The JASDF’s  low visibility “Hinomaru” roundel applied to the F-35A AX-5 and visible in top image (by Thinh Nguyen, Lockheed Martin) appears to be slightly more evident and recognizable than the one sported by the first JASDF F-35A (AX-1) that was rolled out at prime contractor Lockheed Martin’s Dallas-Fort Worth plant on Sept. 23, 2016 (see image below).

A screenshot from the video of the roll-out ceremony for the first JASDF F-35A on Sept. 23, 2016.

Poland To Reinitiate Procurement Of Combat SAR Helicopters

A new procurement procedure would see a competition between S-70i, H225M and AW101.

According to the information circulated around the Polish defense media outlets, the Armament Inspectorate of the Polish MoD (which is the Polish defense procurement agency) eyes acquisition of CSAR helicopters for the Special Operations component. The 7th Special Operations Squadron based at the Powidz 33rd Airlift Base of the Polish Air Force is the most probable user of the future rotary-wing aircraft. The plan is to procure 8 helicopters.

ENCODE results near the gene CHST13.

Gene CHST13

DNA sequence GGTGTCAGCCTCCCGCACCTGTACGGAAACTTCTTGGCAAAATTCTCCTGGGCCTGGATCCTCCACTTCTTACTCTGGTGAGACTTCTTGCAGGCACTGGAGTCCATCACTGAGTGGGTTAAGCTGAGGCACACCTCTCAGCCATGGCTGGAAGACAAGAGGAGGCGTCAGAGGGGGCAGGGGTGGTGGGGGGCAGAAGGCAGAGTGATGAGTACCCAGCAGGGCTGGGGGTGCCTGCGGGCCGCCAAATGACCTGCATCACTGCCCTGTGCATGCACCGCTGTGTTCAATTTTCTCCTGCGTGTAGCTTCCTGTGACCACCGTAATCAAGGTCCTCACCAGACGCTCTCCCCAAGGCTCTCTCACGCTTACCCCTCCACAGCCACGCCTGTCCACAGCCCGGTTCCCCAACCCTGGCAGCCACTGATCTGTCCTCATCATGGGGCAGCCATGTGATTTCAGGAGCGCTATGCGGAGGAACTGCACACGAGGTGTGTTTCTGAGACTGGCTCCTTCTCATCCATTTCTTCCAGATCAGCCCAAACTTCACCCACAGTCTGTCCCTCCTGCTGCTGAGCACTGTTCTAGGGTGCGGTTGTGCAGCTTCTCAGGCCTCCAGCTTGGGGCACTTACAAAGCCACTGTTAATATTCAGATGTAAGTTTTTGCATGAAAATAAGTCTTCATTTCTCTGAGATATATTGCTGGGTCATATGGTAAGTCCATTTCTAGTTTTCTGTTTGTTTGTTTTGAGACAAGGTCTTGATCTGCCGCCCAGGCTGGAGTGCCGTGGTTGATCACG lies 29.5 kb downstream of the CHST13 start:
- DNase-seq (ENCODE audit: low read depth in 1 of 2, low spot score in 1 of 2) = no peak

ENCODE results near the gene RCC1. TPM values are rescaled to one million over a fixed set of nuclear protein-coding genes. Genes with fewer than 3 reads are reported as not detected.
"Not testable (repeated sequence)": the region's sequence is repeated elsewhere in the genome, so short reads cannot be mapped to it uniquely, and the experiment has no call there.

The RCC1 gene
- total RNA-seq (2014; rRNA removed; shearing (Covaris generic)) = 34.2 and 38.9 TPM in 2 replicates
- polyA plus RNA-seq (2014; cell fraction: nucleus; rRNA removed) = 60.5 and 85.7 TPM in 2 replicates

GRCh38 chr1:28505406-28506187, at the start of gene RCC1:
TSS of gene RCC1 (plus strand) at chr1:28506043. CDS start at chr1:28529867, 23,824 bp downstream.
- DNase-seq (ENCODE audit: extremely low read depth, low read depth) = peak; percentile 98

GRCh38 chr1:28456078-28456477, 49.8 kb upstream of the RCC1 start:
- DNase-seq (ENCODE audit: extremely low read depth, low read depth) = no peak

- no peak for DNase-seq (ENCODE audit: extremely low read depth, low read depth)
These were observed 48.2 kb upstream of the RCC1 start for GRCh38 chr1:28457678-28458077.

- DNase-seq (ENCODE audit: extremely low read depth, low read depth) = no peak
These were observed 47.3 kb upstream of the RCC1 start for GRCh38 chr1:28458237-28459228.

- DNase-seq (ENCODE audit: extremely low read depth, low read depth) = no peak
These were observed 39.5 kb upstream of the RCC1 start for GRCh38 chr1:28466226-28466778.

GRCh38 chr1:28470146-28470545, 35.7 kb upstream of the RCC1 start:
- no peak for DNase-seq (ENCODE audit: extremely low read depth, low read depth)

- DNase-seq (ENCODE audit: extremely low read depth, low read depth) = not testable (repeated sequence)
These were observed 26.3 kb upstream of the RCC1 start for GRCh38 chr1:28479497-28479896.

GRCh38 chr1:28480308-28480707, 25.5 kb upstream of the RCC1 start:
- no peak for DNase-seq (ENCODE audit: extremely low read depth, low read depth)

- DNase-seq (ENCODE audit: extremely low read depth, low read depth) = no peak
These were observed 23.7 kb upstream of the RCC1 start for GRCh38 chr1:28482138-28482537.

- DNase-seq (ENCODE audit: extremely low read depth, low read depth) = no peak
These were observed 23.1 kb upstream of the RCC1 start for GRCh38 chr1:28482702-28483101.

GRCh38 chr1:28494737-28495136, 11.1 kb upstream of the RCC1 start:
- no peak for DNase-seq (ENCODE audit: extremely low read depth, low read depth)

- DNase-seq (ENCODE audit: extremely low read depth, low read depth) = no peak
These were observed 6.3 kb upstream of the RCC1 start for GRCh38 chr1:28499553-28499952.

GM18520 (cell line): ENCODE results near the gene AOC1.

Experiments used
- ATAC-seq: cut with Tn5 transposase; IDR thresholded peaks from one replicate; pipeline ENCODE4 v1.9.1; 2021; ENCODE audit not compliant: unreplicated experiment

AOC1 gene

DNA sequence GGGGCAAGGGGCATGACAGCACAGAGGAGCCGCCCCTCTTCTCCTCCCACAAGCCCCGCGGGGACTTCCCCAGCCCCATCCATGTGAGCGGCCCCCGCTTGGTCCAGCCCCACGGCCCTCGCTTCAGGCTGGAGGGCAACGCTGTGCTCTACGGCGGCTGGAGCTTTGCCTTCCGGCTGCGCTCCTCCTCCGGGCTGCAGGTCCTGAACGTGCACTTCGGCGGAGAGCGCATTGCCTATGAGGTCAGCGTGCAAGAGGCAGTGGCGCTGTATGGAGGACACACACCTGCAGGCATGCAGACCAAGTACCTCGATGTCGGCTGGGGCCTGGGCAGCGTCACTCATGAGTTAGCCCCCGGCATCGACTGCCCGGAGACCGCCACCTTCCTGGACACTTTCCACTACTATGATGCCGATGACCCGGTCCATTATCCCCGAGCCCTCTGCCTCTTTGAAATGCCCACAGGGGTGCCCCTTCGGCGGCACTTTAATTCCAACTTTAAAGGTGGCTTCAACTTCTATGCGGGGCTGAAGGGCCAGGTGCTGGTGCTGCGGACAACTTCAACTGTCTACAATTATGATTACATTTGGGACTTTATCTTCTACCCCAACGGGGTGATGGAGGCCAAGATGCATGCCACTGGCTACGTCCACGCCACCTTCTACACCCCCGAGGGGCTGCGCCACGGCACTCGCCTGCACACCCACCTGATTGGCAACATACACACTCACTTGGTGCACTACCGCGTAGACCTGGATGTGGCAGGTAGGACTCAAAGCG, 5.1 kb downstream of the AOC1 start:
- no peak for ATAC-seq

The recently opened procurement procedure involves all of the contractors that have submitted the offers, according to the Inspectorate – none of the offers was rejected.

Interestingly, the current procedure involves the very same contractors of the previous, cancelled tender: Airbus Helicopters that partnered with Heli Invest Sp. z o.o. company; Sikorsky Aircraft Corporation and PZL Mielec Sp. z o.o.; and “PZL-Świdnik” S.A. company, which is a part of the Italian Leonardo Group.

Due to the Polish national security interest, the negotiation is legally required to be carried out in strict secrecy and, until the moment the process ends, no information can be released.